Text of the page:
Monday, March 2, 2015

How to Develop a Vibrant Parish

In the question and answer column of the Peace Weekly a young priest asks an older priest who manages the column, what he needs to do to have a vibrant parish? The young priest was just made a pastor after years as assistant. He has asked many of his  senior priests for advice, but they all had different answers, confused, he wrote to the priest columnist for help.

The young priest will not have an assistant; as pastor he will not only need to relate with the young, as he did as an assistant, but with all the parishioners, besides the responsibility for administration.  The columnist responds there are no areas of parish life that are not important, but he would select the work with the elderly as the most important.

Elders are the pillars of the parish. They are the ones closest to God. They pray the most and pray for others, the most altruistic; they are the ones that pray for the priest and defend the priest from criticism, the most loyal to the parish and the Church.

The columnist in his experience in one of the parishes as pastor, with the division of the parish he lost most of the older people, and lost most of the income. They are the ones who support the parish. With the drop of the elders the religious goods store could no longer  operate. The spirituality of the parish was noticibly weakened. When concern is made for the elders the families are pleased and thankful. Nobody has  difficulty with the choice.

Another reason is that our society shows little concern for the elders. In a society where money is important the elders go to the periphery. Jesus has told us what we do for the lowly, we do for Jesus. Our society looks on those who are not earning as useless, and they suffer unfairly.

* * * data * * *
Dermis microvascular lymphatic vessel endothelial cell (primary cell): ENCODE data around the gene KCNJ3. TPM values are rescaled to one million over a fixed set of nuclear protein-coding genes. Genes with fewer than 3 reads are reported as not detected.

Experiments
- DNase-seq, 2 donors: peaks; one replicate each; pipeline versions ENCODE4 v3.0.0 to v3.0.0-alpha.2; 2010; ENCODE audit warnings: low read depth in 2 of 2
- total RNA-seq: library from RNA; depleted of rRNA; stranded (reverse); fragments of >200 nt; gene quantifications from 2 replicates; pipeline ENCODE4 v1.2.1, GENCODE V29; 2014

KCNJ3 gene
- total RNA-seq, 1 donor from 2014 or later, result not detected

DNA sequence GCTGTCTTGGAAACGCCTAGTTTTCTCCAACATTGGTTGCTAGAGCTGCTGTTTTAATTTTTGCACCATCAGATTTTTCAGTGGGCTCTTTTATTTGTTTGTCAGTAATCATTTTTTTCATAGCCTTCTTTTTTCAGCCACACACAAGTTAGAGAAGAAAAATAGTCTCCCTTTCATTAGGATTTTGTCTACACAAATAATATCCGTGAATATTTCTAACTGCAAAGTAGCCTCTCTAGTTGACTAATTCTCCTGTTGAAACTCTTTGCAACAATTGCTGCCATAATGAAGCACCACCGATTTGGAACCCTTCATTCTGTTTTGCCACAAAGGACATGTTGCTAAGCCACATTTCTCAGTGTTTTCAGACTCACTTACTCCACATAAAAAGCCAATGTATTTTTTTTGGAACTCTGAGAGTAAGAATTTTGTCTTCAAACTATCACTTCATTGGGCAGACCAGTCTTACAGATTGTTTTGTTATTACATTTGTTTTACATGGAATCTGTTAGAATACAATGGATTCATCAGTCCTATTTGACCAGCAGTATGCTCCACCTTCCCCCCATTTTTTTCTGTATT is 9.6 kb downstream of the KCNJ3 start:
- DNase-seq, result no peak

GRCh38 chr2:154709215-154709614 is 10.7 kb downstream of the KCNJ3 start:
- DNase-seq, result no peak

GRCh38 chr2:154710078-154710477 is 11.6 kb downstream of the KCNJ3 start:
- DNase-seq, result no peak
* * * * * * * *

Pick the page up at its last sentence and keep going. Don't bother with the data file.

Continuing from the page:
This older generation has built the society we now have and are not respected for their work and are ignored, which has  given them deep scares. This is one of the  reasons the Church has to fight against the spirit of the times, and be on the side of the elderly.

The columnist believes with concern for the elderly the other areas of the parish will run smoothly. There are a few parish priests, who when addressing the elderly will use crude language. He feels this is a fault that comes from their upbringing. There are those who have an anger towards their own parents which is expressed with the elderly.

When we have more concern for money than spirituality, he concludes,  we will find that we will neglect the old people. The mature and healthy mentality of the priest is often known by the way they treat the old people in the parish. Also well to remember that when God selected Abraham, and  Moses to do his work both were over 75 years old.

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